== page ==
Poor competition wouldn't be the only reason if Atlanta returns to the postseason in 2014.  After a wretched 2013, Ryan's numbers have largely bounced back to their career norms.  However, one could argue that 2014 is even more impressive than Ryan's best statistical year in 2012, given that A) Tony Gonzalez is retired, B) Rookie Jake Matthews has been the league's worst left tackle, and C) The Falcons are down to third-stringers at center and right tackle.  And yet, Ryan has made 2013 look like a flukish outlier, despite a supporting cast as bad as the one he had last season:



Atlanta's passing game is the only above-average pass or run unit on the team, as Ryan is almost literally carrying the Falcons on his own (along with Julio Jones and Roddy White).  The corpse of Steven Jackson has led Atlanta to a 35.3 percent success rate, fifth-worst in the league, though surely some of that is attributable to the offensive line's injury woes.  The defense does rank eighth in takeaways per game, though that hardly seems sustainable without a consistent pass rush.

This heavily imbalanced roster is essentially the byproduct of poor drafting.  Of the 100 best seasons since 2008 by players within their first three years in the league (based on Approximate Value), the Falcons have produced just three—two from Ryan and one from Jones.  That last sentence may have been a bit confusing, so here's the Cliff's Notes version: None of Dimitroff's draft picks have made an immediate impact besides Jones, who of course cost the farm the get in the first place.

It's certainly possible to have success with a stellar passing game, turnovers and little else—the 2011 Patriots will always be the paradigm for that—but at best, the Falcons are probably a homeless man's version of that New England team.  A division banner could make Atlanta the reincarnation of the 2010 Seahawks; per usual, the Falcons are exhibiting massive home-away splits, both offensively and defensively.  But like that Seahawks squad, Atlanta or whoever else stumbles backwards into the NFC South crown will likely be remembered as one of the worst playoff squads in recent memory.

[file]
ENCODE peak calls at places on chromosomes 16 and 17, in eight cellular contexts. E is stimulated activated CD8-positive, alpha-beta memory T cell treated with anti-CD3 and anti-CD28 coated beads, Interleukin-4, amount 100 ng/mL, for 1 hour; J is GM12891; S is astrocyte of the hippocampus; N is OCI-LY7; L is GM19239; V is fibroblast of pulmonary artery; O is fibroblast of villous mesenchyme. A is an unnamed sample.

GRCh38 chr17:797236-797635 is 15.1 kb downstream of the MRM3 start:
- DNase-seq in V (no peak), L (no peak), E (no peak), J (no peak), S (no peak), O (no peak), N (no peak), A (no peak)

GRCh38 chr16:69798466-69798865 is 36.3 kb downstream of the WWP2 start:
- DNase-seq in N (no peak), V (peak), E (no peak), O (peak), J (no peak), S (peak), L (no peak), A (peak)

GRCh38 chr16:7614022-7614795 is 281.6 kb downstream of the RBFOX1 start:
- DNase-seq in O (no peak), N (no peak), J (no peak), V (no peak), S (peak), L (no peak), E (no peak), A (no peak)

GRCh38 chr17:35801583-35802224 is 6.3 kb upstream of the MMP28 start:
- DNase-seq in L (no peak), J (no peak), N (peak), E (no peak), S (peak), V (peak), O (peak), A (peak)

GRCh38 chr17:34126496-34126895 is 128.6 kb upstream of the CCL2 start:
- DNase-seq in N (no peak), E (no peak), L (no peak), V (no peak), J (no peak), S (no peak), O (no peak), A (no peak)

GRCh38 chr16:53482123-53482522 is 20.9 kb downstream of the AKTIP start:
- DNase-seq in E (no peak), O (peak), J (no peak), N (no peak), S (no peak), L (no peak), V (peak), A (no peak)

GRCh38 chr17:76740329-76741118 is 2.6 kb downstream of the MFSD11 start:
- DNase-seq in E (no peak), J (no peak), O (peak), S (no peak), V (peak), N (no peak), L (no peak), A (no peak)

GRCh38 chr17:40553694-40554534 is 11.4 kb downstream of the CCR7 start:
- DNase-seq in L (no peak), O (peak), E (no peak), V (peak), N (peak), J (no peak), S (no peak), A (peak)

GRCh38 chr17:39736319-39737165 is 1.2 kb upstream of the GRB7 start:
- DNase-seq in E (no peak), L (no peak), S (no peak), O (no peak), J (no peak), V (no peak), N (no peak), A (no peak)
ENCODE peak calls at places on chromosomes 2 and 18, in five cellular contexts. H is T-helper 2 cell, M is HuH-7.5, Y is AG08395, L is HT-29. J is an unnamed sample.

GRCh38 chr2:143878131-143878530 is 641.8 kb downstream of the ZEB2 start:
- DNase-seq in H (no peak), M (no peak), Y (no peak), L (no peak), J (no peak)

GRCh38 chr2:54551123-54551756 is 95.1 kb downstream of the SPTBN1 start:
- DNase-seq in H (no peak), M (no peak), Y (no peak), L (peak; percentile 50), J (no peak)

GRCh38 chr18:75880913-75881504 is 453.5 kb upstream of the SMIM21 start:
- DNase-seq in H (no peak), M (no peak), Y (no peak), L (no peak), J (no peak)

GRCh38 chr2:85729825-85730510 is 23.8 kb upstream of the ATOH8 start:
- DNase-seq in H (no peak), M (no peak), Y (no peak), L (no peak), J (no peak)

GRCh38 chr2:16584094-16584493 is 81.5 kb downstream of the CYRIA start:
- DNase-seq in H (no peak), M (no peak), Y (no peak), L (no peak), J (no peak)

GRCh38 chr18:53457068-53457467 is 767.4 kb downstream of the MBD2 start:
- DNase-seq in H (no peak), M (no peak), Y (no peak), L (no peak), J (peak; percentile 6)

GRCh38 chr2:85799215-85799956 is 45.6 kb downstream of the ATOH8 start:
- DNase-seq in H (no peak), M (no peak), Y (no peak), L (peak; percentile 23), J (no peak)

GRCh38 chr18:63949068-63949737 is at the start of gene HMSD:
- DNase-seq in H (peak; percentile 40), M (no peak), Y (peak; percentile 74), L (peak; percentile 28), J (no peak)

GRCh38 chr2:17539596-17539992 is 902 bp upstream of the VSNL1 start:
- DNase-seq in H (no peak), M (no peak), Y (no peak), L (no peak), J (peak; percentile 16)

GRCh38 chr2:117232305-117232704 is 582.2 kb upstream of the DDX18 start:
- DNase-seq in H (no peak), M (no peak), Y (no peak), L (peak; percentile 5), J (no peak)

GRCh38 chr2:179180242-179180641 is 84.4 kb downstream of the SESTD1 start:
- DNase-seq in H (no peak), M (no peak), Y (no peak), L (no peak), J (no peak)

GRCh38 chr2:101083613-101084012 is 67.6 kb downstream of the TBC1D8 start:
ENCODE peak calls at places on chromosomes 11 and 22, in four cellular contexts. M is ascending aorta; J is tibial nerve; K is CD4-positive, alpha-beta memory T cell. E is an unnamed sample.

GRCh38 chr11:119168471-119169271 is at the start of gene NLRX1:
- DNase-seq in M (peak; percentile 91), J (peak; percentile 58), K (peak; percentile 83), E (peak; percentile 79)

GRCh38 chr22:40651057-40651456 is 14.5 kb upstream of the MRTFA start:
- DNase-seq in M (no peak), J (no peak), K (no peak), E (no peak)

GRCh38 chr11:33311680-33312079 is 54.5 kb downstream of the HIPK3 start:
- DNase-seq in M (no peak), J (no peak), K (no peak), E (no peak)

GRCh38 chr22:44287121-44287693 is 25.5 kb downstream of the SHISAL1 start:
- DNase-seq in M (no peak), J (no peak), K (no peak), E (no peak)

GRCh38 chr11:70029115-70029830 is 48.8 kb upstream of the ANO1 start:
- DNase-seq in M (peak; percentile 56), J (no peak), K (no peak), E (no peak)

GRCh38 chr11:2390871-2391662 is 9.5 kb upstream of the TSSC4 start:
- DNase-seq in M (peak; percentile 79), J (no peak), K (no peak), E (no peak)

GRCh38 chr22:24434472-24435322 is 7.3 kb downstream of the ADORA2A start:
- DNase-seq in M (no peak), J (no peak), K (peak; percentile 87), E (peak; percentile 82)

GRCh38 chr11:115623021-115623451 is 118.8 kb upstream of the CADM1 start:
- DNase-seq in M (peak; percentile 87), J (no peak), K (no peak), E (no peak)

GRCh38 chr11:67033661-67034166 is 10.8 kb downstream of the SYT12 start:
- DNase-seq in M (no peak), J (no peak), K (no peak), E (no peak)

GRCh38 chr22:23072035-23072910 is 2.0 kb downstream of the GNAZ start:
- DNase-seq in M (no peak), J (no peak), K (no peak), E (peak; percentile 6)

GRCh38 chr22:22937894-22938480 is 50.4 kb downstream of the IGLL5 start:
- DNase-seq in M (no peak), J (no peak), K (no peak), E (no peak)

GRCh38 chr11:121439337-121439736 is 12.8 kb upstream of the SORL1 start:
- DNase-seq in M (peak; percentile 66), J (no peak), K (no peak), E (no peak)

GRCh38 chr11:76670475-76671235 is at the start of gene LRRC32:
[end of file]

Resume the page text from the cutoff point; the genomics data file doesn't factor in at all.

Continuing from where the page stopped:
- Atlanta may earn a short-term reward in the form of a postseason berth, but the St. Louis Rams have a far more promising long-term outlook.  Though the 4-6 Rams are likely too far behind to make a serious postseason run, there is reason to believe St. Louis could soon exploit the long-term uncertainty surrounding the other NFC West teams—provided, of course, they find a solution at the game's most important position.

With the seemingly inexhaustible haul from the RG3 trade finally complete, the Rams have built one of the game's most promising young defenses.  St. Louis' defense still ranks just 24th overall, largely due to a disturbing propensity for secondary breakdowns and the early-season pass-rushing drought.  However, it's plain that the pass defense is on a huge upward climb, culminating in arguably the season's best performance on Sunday, when they limited the Broncos to their lowest point output of the Peyton Manning era: